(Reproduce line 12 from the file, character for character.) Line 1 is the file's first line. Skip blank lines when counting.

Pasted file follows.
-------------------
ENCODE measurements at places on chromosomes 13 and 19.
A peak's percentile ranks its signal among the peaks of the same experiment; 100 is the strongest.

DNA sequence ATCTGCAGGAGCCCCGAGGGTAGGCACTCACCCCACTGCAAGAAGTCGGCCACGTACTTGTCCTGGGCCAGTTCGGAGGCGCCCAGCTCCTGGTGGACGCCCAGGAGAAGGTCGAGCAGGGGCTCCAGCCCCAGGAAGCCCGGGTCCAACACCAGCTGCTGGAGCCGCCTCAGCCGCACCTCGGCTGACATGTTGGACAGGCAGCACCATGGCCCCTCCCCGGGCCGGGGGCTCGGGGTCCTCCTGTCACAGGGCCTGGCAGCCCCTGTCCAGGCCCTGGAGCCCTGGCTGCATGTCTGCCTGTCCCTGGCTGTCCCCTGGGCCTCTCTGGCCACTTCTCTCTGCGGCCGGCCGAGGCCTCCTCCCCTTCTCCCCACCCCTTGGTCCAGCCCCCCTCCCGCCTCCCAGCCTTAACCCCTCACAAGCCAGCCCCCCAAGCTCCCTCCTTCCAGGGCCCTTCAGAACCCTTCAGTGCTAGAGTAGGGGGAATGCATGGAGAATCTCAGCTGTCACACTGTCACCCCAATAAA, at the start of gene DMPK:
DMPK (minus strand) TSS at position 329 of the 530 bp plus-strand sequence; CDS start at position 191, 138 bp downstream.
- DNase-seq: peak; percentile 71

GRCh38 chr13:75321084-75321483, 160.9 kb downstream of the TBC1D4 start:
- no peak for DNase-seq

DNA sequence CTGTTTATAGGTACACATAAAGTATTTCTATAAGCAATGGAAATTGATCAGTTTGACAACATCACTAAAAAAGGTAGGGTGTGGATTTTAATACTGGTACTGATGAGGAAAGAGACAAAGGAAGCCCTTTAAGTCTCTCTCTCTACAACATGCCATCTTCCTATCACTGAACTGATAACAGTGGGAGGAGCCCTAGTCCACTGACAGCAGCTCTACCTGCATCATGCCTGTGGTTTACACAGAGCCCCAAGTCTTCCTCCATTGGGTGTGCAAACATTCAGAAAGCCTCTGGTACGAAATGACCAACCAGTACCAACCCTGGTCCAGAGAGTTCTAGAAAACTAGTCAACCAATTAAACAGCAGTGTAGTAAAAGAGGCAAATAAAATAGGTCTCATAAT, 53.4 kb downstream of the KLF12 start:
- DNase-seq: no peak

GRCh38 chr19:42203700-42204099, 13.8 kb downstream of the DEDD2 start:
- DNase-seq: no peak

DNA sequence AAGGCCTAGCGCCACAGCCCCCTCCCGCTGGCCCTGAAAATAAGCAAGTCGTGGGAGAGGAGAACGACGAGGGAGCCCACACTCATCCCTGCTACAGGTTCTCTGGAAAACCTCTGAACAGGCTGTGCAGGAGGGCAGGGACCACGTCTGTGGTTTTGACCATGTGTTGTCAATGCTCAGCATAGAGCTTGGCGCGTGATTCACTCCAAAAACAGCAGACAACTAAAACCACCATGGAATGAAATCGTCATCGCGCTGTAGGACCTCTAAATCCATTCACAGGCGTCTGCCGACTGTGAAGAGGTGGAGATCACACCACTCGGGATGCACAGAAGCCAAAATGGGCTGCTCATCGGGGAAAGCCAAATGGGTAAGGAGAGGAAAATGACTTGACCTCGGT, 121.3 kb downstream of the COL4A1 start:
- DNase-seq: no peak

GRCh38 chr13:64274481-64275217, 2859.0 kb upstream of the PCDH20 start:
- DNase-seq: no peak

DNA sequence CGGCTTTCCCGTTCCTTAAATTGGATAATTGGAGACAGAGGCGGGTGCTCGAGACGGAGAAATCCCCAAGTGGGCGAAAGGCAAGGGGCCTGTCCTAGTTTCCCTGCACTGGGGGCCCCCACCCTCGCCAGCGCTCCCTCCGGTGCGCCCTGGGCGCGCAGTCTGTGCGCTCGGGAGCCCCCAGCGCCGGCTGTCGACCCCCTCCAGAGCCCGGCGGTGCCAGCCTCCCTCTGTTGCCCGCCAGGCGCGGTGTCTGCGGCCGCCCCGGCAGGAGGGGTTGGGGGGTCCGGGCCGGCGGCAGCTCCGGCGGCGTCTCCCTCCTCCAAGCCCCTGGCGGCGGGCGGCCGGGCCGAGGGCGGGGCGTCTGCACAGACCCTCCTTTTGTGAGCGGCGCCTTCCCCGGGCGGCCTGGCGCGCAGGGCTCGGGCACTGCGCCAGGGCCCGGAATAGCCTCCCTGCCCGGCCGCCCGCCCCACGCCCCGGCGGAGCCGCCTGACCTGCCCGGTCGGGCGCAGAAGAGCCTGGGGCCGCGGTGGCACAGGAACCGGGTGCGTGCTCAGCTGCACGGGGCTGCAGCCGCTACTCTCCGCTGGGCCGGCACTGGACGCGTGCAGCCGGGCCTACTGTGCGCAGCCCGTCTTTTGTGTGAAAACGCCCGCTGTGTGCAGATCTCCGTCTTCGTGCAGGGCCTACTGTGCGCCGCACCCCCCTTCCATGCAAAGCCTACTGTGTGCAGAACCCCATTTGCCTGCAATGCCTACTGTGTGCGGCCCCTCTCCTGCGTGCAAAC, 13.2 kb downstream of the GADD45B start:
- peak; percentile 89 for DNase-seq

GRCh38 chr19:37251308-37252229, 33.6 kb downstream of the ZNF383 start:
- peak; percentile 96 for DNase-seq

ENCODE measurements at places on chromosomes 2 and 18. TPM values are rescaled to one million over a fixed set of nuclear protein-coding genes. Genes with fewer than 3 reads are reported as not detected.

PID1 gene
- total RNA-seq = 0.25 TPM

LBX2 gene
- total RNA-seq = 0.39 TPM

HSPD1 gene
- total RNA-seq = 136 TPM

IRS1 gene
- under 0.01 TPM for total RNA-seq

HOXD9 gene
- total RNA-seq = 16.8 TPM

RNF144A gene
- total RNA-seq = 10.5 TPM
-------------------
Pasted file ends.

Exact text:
DNA sequence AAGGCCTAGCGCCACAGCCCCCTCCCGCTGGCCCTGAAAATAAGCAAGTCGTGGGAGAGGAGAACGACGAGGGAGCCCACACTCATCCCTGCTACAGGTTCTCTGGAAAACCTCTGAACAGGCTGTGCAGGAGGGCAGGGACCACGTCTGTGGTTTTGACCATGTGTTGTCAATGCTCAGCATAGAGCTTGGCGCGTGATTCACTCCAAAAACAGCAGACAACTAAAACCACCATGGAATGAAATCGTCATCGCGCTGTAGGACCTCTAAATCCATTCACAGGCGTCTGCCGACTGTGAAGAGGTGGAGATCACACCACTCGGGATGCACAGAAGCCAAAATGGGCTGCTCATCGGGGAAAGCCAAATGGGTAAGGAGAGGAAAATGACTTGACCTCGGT, 121.3 kb downstream of the COL4A1 start: